Chemical Burns

Fred P. Harchelroad, Jr. J. Michael Ballester

Pathophysiology

Gen eral.Appro.ac.h

Specific Chemicals

Acids

Alkalis

Metals

Others

Ajrbag.Mur.ns

OcularBurns

Iatrogenic.. Chemical. Burns Systemic Toxicity

Chapter. .References

Chemical burns occur in the home, industrial, agriculture, and military settings, school and research laboratories, and as a result of civilian assaults, hobby accidents, and other accidents. Chemical burns also occur as a result of innocent application of products for medical purposes and for hair, skin, and nail care.

More than 25,000 products are capable of producing chemical burns. Both occupational exposure and contact with numerous chemicals during daily life contribute to the large number of chemical injuries to the skin. There are no good epidemiologic data on the incidence of toxic cutaneous exposure in the nonoccupational setting. However, about 40 percent of all occupationally related diseases reported concern the skin, and about 25 percent of these are due to chemical burns.

Common household chemical burns are caused by lye (drain cleaners, paint removers, urine sugar reagent test tablets), phenols (deodorizers, sanitizers, disinfectants), sodium hypochlorite (disinfectants, bleaches), methacrylic acid (artificial nail products), and sulfuric acid (toilet bowl cleaners). In industries, chemicals are used for cleaning, tanning, curing, extracting, preserving, soldering, and other functions. The most commonly used industrial acids are tungstic, picric, sulfosalicylic, tannic, formic, sulfuric, acetic, cresylic, trichloroacetic, chromic, hydrochloric, and hydrofluoric. Widely used alkalis are the hydroxide salts of sodium, potassium, ammonium, lithium, barium, and calcium. White phosphorus used in munitions was the most common cause of chemical burns to military personnel during times of armed conflict in the 1960s. White phosphorus is also found in rodenticides, pesticides, and fireworks.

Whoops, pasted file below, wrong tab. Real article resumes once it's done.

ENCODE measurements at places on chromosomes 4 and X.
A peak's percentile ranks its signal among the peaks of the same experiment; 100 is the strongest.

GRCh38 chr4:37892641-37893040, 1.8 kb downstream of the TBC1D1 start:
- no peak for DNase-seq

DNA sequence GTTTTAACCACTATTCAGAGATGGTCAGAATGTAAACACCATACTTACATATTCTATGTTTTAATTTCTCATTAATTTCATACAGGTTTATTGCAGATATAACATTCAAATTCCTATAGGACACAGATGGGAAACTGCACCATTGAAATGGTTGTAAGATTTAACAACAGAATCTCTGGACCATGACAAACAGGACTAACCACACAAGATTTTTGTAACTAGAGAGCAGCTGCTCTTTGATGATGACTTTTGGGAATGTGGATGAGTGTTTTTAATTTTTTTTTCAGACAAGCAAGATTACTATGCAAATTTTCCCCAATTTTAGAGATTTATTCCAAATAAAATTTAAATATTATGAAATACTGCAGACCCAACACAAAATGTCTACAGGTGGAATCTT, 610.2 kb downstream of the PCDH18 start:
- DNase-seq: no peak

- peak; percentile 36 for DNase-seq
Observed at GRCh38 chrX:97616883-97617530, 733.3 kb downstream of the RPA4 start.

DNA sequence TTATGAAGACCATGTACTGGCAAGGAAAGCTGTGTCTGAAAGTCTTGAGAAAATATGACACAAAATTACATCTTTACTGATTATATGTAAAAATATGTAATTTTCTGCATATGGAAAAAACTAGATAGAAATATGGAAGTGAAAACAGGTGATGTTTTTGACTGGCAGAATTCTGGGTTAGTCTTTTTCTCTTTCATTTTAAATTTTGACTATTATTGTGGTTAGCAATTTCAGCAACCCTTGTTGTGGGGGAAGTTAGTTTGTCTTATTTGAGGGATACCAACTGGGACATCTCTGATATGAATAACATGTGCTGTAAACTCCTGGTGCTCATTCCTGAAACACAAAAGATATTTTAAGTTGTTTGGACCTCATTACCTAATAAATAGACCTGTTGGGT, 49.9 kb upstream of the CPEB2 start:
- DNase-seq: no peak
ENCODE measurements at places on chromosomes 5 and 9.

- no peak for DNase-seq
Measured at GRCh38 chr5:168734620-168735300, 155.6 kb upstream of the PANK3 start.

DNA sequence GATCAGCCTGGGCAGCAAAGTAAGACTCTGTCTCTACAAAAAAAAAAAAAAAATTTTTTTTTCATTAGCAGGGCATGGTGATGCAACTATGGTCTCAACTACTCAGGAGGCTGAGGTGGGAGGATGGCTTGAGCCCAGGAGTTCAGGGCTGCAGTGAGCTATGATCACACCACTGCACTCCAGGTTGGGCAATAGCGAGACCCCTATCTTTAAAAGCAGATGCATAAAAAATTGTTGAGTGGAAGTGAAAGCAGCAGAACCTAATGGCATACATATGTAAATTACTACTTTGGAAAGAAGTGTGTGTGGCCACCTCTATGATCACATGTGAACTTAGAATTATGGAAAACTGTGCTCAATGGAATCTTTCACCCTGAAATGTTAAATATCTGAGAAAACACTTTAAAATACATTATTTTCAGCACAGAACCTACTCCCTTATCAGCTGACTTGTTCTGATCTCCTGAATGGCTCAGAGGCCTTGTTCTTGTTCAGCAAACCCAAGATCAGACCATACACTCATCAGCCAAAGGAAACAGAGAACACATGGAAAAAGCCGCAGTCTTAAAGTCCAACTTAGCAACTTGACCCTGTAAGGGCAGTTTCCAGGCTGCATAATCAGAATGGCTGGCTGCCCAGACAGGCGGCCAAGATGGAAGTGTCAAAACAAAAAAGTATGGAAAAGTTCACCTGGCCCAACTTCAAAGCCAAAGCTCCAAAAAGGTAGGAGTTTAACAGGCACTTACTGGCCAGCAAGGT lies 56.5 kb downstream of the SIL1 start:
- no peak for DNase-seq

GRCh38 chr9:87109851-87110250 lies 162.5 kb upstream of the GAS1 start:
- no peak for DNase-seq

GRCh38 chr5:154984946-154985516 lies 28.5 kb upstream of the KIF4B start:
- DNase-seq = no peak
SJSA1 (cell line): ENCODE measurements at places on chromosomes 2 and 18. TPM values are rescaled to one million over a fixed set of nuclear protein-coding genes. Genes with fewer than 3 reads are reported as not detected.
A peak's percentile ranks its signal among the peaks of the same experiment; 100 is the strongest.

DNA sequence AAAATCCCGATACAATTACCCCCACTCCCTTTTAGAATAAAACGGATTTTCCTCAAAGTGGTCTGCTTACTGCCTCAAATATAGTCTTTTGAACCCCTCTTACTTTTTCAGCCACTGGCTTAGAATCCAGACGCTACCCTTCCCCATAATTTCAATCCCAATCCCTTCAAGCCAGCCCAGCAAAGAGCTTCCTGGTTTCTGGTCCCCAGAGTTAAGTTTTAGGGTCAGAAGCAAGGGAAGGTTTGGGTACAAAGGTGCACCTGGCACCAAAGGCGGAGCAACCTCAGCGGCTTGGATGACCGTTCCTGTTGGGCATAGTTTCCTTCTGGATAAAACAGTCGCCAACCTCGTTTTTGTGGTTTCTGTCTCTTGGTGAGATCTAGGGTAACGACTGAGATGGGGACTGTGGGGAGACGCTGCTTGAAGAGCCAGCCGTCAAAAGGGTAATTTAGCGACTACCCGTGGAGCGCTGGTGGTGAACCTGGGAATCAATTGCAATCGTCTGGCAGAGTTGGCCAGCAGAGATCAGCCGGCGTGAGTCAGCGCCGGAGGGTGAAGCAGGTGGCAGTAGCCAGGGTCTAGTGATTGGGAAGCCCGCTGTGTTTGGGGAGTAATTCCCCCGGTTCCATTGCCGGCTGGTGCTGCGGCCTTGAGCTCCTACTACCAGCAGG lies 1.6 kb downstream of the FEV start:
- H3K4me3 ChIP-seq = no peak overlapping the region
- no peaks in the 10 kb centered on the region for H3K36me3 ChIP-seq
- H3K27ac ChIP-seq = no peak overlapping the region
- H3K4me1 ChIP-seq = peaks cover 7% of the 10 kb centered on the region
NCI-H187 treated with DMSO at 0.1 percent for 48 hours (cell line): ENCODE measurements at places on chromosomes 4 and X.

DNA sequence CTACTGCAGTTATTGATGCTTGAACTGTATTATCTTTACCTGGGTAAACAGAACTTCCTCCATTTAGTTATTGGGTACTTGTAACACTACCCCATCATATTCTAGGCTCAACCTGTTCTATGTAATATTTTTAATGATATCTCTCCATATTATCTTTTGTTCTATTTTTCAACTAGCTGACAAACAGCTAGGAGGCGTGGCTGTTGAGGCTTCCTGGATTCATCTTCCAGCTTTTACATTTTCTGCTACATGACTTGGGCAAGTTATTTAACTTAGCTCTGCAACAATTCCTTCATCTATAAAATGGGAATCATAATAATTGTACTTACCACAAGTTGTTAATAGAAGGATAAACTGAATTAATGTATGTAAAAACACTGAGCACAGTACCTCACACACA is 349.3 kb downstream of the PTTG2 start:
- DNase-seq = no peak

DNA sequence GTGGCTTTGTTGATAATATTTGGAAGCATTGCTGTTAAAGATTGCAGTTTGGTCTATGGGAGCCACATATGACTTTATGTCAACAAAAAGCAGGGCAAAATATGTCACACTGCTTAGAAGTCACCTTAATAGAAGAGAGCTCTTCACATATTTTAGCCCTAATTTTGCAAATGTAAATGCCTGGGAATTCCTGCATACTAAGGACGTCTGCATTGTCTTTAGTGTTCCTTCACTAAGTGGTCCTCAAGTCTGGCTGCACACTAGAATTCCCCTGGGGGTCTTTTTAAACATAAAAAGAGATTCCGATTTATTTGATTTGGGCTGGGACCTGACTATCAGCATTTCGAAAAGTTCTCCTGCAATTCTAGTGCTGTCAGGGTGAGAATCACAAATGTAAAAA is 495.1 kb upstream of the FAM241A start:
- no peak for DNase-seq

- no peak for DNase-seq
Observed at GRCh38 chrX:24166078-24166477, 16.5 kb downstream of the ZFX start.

The body sites most often burned by chemicals are the face, eyes, and extremities. Fewer than 5 percent of patients admitted to major burn centers suffer from chemical burns. In general, chemical burn average sizes are small, and the mortality rate is lower than for thermal burns, but wound healing and hospital stay times are higher.

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